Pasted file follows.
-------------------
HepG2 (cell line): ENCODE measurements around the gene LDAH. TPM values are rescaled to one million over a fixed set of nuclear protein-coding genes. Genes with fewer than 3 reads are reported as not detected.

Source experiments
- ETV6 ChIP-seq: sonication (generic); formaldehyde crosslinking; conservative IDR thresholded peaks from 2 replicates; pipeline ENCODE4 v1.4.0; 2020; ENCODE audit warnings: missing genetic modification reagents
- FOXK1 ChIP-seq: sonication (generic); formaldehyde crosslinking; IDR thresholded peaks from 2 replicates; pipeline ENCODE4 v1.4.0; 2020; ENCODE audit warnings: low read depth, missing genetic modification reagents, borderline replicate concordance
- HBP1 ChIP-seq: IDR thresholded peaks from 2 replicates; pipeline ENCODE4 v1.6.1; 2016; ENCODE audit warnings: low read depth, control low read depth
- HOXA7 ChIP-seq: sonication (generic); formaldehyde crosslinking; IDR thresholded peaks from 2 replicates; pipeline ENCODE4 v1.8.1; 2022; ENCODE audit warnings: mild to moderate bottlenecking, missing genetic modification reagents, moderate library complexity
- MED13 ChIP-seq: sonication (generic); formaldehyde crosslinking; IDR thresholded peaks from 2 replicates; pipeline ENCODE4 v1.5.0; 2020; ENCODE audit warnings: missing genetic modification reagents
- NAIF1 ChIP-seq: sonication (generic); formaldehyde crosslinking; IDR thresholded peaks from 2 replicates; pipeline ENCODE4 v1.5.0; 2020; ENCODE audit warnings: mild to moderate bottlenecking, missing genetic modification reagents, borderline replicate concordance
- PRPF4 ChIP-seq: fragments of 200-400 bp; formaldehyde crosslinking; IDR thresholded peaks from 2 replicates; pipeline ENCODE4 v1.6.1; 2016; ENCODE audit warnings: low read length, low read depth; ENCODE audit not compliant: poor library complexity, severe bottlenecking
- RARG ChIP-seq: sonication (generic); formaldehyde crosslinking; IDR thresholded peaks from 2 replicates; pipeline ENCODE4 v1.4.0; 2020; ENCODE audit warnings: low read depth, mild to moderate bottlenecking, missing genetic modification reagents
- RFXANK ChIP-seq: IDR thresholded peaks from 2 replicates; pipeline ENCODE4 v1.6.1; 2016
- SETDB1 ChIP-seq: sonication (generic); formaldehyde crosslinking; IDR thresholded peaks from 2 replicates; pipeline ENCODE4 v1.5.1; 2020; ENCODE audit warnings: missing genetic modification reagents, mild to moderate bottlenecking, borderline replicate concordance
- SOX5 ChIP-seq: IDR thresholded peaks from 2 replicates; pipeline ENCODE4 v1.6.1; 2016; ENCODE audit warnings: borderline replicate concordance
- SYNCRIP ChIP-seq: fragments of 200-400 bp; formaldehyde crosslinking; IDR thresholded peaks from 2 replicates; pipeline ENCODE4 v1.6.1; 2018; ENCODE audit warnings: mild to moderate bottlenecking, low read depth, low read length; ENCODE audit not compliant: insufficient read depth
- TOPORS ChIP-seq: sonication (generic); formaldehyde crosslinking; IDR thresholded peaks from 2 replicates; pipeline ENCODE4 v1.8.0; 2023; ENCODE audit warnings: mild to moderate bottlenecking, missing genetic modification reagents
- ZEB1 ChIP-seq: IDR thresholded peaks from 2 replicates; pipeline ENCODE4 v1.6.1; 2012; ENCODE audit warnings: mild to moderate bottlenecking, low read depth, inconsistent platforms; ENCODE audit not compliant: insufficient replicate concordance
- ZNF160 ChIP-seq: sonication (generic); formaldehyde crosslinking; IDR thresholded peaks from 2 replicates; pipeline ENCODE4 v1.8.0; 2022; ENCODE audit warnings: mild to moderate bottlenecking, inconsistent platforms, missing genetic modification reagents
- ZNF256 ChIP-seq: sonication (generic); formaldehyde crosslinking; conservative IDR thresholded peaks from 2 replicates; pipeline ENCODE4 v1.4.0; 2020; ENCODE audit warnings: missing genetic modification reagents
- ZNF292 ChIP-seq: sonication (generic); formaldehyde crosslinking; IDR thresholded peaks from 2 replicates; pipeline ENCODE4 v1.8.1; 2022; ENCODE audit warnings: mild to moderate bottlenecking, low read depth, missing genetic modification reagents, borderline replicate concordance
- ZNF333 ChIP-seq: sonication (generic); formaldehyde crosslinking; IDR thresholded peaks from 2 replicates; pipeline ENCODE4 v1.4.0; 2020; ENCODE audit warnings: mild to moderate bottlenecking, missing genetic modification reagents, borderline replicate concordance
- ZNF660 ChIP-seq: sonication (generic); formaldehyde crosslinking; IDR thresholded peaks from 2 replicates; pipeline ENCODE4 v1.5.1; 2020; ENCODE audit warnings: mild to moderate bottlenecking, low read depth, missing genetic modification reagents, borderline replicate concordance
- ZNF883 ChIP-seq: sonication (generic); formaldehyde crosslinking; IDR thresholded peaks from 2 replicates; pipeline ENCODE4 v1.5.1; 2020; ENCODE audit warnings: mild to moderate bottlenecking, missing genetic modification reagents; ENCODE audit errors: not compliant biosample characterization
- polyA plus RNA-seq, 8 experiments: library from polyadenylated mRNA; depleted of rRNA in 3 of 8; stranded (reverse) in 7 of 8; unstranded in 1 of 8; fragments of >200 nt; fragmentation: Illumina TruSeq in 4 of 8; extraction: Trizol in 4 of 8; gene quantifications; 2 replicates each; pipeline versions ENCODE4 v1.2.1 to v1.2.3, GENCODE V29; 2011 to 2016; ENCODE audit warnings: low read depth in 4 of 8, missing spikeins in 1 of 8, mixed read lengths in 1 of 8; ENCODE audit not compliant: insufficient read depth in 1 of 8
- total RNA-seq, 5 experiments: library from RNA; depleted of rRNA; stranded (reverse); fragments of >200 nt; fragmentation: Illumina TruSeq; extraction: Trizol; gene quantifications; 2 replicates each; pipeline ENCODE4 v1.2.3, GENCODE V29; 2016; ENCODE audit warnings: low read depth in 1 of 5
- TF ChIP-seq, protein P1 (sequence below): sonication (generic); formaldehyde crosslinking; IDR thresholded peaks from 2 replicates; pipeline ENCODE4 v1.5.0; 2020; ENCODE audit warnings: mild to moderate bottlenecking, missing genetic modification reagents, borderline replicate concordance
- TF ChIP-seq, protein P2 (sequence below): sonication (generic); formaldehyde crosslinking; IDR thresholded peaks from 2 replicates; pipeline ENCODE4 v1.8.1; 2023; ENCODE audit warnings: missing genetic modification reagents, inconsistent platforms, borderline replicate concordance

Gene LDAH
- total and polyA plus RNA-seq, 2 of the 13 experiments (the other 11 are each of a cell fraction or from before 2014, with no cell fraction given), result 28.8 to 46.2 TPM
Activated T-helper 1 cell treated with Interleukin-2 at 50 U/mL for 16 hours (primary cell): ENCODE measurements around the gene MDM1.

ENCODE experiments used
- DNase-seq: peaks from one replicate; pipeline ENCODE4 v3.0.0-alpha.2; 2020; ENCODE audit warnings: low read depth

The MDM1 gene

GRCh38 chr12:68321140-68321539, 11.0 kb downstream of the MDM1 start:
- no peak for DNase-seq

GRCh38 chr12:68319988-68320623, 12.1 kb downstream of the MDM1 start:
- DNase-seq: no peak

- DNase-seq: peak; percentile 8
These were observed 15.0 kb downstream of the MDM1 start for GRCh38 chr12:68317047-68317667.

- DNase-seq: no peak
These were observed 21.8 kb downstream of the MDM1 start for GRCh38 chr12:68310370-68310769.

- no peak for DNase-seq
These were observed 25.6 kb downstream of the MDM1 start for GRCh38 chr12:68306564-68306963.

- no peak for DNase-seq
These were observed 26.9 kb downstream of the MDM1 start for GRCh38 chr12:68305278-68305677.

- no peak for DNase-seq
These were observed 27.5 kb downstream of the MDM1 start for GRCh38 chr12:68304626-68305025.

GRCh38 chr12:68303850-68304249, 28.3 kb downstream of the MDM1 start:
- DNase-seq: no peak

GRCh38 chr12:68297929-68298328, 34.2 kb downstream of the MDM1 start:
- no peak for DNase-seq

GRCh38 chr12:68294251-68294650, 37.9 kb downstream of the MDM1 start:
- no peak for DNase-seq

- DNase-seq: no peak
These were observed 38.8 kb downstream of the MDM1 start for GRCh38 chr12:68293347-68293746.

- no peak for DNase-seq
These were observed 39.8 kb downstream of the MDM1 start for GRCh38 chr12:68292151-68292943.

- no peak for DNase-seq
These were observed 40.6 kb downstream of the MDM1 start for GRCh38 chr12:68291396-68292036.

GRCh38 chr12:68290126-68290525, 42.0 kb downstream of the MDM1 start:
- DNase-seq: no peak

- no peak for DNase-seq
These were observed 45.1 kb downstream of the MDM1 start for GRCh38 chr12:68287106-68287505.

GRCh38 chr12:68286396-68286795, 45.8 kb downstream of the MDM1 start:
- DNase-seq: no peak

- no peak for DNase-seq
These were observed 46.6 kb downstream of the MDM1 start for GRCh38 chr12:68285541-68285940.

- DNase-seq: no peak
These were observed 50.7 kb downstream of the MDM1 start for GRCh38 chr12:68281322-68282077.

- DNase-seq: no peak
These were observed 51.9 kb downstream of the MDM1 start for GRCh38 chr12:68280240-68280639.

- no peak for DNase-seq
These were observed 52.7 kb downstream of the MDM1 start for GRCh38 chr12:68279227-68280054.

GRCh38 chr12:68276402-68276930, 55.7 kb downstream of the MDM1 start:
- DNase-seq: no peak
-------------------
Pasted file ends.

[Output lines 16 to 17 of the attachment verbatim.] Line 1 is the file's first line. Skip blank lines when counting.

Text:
- ZEB1 ChIP-seq: IDR thresholded peaks from 2 replicates; pipeline ENCODE4 v1.6.1; 2012; ENCODE audit warnings: mild to moderate bottlenecking, low read depth, inconsistent platforms; ENCODE audit not compliant: insufficient replicate concordance
- ZNF160 ChIP-seq: sonication (generic); formaldehyde crosslinking; IDR thresholded peaks from 2 replicates; pipeline ENCODE4 v1.8.0; 2022; ENCODE audit warnings: mild to moderate bottlenecking, inconsistent platforms, missing genetic modification reagents